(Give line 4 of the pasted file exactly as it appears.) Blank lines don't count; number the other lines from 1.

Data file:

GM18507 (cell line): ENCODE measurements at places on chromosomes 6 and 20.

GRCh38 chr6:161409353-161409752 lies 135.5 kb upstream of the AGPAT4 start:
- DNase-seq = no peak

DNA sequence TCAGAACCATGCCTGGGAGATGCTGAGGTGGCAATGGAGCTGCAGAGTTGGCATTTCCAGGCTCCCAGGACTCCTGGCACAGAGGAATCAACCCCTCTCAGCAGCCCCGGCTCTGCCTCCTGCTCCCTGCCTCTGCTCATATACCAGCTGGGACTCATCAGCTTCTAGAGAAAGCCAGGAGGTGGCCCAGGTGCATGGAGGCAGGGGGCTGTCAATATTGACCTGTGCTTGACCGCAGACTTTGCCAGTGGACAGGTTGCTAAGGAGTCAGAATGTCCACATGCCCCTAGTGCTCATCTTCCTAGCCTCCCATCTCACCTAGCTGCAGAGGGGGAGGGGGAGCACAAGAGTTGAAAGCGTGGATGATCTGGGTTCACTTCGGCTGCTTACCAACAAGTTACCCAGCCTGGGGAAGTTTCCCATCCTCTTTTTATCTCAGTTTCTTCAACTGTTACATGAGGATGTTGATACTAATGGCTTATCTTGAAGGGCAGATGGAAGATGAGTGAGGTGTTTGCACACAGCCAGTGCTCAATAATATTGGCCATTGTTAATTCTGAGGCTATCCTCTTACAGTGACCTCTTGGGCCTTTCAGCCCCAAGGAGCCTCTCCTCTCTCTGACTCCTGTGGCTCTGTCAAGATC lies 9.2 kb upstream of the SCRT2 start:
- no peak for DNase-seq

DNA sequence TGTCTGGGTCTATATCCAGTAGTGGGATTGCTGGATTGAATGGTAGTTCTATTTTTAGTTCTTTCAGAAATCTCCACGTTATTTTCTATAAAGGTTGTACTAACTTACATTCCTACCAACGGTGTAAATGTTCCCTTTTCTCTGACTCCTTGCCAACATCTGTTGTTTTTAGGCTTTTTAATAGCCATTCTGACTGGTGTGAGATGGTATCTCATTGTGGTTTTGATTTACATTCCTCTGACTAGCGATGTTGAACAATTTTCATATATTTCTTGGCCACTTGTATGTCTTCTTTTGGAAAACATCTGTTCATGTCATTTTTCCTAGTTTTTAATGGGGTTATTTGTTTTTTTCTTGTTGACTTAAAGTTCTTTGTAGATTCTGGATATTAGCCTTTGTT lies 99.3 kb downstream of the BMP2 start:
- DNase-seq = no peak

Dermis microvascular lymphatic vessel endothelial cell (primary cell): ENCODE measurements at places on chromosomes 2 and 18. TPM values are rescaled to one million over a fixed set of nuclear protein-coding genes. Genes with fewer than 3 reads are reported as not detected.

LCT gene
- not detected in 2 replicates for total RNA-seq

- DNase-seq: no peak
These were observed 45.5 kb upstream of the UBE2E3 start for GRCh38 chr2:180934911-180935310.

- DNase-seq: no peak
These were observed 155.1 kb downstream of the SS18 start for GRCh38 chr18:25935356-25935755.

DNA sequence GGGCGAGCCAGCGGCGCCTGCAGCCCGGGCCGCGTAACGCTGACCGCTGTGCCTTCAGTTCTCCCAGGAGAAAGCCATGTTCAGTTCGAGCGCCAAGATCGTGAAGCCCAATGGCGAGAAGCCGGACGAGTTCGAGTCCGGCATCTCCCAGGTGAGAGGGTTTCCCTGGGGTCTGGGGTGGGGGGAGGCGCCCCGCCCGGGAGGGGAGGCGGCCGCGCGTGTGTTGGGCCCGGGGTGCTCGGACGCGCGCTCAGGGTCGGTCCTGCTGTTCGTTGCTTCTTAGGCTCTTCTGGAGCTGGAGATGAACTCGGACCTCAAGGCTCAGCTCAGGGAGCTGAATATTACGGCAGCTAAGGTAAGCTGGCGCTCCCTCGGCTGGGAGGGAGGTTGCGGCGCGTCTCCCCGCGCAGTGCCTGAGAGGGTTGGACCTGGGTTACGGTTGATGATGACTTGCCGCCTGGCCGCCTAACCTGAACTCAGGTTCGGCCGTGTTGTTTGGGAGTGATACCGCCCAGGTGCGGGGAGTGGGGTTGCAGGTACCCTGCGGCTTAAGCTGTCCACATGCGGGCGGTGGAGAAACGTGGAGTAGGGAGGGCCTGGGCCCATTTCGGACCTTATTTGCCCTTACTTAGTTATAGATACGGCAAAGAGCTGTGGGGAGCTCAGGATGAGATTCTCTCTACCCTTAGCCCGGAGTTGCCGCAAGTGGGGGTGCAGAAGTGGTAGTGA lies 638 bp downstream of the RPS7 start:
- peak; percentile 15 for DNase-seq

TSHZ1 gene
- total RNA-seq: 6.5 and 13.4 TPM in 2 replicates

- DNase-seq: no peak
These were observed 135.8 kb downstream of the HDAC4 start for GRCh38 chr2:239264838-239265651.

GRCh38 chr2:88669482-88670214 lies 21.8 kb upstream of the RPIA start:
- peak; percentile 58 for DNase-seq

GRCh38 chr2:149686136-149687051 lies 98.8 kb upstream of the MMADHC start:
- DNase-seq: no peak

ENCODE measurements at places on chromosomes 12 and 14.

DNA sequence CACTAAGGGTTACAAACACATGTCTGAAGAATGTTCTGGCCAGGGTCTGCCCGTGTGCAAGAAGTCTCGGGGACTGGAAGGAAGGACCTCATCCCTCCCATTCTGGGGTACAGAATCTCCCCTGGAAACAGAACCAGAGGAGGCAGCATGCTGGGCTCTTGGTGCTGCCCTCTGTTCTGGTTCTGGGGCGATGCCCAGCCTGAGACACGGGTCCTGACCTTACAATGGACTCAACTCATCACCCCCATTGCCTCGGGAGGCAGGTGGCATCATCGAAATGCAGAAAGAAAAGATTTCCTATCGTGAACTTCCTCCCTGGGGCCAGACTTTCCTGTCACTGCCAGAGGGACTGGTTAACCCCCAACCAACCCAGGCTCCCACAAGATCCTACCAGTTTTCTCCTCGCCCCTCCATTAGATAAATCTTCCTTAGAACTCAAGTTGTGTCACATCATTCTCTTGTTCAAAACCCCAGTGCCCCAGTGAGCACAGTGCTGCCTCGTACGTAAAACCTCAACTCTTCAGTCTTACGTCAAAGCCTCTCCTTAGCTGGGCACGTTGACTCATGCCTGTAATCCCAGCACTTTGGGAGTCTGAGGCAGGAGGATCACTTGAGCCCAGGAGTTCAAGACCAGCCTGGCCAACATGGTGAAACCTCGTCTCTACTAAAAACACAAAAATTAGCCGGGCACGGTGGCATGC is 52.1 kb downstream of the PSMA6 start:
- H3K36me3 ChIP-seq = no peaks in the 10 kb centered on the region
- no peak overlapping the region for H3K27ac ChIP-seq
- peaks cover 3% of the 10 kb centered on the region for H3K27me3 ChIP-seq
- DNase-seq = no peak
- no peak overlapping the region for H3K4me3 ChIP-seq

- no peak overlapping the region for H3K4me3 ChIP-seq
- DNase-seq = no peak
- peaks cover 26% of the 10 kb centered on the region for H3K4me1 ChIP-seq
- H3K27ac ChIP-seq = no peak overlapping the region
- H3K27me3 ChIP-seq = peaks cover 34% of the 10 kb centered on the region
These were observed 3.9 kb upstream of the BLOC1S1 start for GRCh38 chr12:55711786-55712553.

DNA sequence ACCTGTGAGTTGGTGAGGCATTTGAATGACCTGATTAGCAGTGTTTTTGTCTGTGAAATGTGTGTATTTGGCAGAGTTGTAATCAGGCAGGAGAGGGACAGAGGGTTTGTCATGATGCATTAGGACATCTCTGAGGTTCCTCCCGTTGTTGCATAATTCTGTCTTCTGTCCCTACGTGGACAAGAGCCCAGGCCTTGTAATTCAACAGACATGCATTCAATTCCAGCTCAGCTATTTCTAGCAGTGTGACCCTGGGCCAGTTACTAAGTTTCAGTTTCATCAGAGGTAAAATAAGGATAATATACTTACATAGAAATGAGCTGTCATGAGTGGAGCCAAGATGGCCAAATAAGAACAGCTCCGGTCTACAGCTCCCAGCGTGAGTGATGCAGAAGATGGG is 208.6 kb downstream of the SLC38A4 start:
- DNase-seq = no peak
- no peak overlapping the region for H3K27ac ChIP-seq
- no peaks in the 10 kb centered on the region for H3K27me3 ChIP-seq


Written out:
DNA sequence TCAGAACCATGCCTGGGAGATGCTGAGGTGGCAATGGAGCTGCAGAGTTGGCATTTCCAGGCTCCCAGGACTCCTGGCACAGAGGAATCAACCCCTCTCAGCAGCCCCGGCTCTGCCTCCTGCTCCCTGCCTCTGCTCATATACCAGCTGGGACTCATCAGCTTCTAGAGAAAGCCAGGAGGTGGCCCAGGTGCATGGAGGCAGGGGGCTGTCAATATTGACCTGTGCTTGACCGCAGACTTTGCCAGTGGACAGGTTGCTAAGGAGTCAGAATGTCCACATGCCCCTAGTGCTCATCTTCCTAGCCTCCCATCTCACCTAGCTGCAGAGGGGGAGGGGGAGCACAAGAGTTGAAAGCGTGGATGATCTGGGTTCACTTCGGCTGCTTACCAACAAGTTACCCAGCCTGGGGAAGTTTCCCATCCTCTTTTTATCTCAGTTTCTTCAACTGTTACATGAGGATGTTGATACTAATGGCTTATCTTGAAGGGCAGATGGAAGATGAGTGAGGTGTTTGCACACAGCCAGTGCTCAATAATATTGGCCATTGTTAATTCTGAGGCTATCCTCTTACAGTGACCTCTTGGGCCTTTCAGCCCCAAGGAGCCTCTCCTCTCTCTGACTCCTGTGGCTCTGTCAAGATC lies 9.2 kb upstream of the SCRT2 start: